Top 15 Fantasy Closers for 2010: An Early Look

All fantasy owners know that closer is one of the most unpredictable positions to draft.  Just look at this season, where David Aardsma and Ryan Franklin (just to give two examples) emerged from relative obscurity to help buoy fantasy bullpens.  With that said, let’s take a look at an early shot at ranking the Top 15 fantasy closers, though a lot of things will cause this list to change, potentially drastically:

Tier 1:
1. Jonathan Broxton – Los Angeles Dodgers
2. Mariano Rivera – New York Yankees
3. Joe Nathan – Minnesota Twins
4. Jonathan Papelbon – Boston Red Sox

Tier 2:
5. Joakim Soria – Kansas City Royals
6. Heath Bell – San Diego Padres
7. Francisco Rodriguez – New York Mets

Tier 3:
8. Brian Fuentes – Los Angeles Angels
9. Brian Wilson – San Francisco Giants
10. Francisco Cordero – Cincinnati Reds

Tier 4:
11. Jose Valverde – Houston Astros
12. Ryan Franklin – St. Louis Cardinals
13. Huston Street – Colorado Rockies
14. Trevor Hoffman – Milwaukee Brewers
15. Frank Francisco – Texas Rangers


  • Is anyone claiming that Mariano Rivera is just too old to still get the job done? Even at 38-years old, he simply continues to produce like one of the elite closers in the game. A 1.76 ERA? A 0.90 WHIP? Until he physically does not produce, he needs to be one of the first closers off the board.
  • For as good as Papelbon was, it’s just not enough to overcome the other three who are ranked above him. Still, would you be disappointed to get “stuck” with him? He posted his worst WHIP as a closer in 2009, a 1.15. I know, he’s terrible, right?
  • The number five spot is a tough call, but very few can top a healthy Soria. Put him on a good team and everyone would be marveling at his abilities. He’s got a career 2.09 ERA and 0.97 WHIP over 189.1 innings. Seriously, how much more do you want from a closer?
  • Rodriguez falls out of the Top 5 thanks to a disastrous second half. He blew four saves, en route to posting a 6.75 ERA over 25.1 innings. You can blame it on how bad the Mets were if you want, but he really just was not any good. He’s the one who yielded the walk-off grand slam to Justin Maxwell, no one else. Still, I’d expect a significant turn around in 2010.
  • If you like Fuentes or not, it is obvious that the Angels simply provide their closer’s with ample save opportunities and nothing is going to change that.
  • Bell managed to save 42 games for the Padres. Can you imagine what he could do on a winning team?
  • For now, Valverde is on the list. He is a free agent, however, so where he signs will certainly determine his potential value.
  • I know, Frank Francisco’s ranking may be a bit high, but I still believe in his abilities if he can stay healthy for an entire season. I know the presence of C.J. Wilson makes his hold on the job tenuous, but I’d still take my chances with him as my second closer.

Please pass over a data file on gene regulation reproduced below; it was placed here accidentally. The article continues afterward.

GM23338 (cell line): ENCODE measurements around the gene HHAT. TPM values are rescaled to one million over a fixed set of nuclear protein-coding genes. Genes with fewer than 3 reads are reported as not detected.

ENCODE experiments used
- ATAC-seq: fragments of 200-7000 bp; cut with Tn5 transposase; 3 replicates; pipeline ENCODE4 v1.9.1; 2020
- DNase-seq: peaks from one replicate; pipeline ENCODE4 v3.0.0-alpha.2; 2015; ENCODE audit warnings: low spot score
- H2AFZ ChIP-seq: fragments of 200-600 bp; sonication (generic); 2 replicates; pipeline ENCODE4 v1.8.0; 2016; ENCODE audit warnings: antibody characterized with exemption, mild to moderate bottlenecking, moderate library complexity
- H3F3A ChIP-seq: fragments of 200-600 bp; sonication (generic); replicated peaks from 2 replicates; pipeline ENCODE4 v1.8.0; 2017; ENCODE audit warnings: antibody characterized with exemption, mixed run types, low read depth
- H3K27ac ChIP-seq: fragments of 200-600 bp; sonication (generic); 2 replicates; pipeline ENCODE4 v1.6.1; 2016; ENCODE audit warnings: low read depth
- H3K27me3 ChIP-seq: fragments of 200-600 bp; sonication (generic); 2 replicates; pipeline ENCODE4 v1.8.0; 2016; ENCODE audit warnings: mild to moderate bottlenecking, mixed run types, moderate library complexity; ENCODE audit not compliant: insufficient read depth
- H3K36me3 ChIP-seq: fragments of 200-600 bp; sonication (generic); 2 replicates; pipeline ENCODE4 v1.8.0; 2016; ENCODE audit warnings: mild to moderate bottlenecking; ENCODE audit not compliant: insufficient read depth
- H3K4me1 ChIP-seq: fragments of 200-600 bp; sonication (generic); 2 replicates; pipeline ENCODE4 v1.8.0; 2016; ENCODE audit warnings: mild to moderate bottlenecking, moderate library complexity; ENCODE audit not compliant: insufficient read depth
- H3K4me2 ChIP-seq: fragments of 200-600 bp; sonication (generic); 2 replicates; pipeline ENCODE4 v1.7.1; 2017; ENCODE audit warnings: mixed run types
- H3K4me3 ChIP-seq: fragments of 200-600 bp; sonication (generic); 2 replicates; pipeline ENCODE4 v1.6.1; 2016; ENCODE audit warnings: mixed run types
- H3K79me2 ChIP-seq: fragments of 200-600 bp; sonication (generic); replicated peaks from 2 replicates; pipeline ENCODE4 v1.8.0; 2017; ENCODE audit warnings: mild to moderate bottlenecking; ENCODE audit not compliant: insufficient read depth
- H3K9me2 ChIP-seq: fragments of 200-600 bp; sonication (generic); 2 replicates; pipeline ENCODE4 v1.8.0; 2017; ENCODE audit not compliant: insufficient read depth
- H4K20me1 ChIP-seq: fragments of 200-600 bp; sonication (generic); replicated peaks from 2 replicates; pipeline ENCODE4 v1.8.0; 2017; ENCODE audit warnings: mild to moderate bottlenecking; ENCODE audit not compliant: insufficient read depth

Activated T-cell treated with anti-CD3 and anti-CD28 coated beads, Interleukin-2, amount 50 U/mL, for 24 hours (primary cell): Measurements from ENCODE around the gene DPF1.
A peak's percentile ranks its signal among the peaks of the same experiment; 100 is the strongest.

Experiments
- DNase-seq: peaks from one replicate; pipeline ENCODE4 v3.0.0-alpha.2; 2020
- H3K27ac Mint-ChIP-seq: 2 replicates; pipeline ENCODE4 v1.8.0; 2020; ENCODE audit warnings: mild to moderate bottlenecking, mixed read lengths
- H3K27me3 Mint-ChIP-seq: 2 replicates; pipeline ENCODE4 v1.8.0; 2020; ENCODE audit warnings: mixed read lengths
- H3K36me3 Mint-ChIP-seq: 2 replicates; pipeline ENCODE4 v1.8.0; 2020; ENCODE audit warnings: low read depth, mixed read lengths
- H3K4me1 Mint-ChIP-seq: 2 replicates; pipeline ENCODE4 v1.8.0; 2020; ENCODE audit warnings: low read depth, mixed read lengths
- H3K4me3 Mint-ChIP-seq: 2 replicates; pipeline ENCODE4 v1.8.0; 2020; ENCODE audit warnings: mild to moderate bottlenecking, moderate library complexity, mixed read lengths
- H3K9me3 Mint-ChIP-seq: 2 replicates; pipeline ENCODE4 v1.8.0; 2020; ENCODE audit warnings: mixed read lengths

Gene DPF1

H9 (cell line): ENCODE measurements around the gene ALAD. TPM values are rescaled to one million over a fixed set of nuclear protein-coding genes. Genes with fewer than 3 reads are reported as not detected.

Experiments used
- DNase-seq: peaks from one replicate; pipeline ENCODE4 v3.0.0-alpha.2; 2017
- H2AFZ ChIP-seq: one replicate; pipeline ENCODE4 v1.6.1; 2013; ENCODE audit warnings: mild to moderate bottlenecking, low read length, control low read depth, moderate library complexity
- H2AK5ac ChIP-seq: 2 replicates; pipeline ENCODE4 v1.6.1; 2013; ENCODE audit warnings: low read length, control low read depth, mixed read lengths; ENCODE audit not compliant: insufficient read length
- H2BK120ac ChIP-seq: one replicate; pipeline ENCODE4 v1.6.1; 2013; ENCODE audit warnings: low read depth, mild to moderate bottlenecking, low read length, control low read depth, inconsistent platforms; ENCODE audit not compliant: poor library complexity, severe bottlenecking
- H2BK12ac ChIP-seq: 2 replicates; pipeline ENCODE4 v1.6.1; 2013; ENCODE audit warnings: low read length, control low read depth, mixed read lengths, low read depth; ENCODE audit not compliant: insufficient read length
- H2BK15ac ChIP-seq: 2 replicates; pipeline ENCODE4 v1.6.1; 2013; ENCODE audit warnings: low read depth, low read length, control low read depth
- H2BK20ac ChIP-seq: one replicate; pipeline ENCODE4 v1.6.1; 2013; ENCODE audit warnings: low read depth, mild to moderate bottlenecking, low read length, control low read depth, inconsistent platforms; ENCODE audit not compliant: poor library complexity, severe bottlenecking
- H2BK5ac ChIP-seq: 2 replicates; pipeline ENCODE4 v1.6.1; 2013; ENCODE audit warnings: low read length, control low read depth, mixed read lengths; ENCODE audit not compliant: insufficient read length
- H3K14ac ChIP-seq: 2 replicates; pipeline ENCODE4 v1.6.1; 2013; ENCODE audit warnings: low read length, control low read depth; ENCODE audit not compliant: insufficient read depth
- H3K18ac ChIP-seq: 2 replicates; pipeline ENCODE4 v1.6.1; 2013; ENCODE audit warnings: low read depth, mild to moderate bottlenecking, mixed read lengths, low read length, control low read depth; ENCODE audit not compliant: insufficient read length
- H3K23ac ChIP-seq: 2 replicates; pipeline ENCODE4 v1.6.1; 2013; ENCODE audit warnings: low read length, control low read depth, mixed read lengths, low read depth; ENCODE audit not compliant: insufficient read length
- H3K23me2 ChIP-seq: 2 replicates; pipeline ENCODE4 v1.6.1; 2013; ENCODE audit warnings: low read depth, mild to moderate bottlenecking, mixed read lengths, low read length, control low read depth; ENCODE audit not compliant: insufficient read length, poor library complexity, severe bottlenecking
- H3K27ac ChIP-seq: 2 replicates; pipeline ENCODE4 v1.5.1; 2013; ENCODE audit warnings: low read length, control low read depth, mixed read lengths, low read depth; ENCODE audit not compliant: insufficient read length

• Carlos Marmol was left off the list due to his control problems.  If he was to get those under control, he easily could emerge as a number one closer.
What are your thoughts on the early rankings?  Who is too high?  Who is too low?  Who was omitted that shouldn’t have been?

Previous Early Rankings:

Picture courtesy of Icon Sports Media, Inc.


  1. turk99 says:

    Curious what your thinking is on Cordero? Is he third tier b/c of the Reds?

  2. spdy13 says:

    Where’s Aardsma? He’s just as good as any of those tier 3 guys and certainly tops many of the tier 4s.

  3. fiji.siv says:

    Wow Lidge out of the top 15!?! Not that I disagree but I suspect everybody had him in the top 3 heading into 2009.

    Interesting that LAA’s closer led MLB in saves two years in a row, with two different closers.

    I’m not sold on Aardsma. Yes he had a great year but this year’s numbers are worlds different than anything he has shown in his career.

    Bailey sure looked good too but an 83IP career is probably not enough to make a good argument. 🙂

  4. Andrew says:

    So the #4 RP this year, Andrew Bailey, doesn’t make the cut? He’s at least top ten.

    Also, Franklin was smoke and mirrors this year, and Street has a truly elite skill set.

  5. Rotoprofessor says:

    fiji, I had Lidge at #5 heading into the season :-p

    As for Aardsma, like fiji mentioned, his statistics this past season do not come close to resembling his entire career. This is the same pitcher who posted a 5.55 ERA for the Red Sox in 2008 and a 6.40 ERA for the White Sox in 2007. It’s hard to imagine him continuing with the numbers he posted last season, though stranger things have happened. Still, based on his track record, I wouldn’t consider him a Top 15 closer.

    Bailey is a different story and I went back-and-forth on including him. I ultimately slotted him at #16, but he certainly is someone who has the potential to rise up the rankings as I do a bit more research on him. He was extremely impressive, but he was not even close to as impressive during his minor league career. Maybe he is a pitcher who just didn’t translate to the starting rotation, but I would want to see more from him before I put him in the top tier of closers. We’ve all seen people make a big splash in year one only to regress tremendously in year two. Closer is a volatile position, so like fiji said, 83 innings may just not be enough to convince people.

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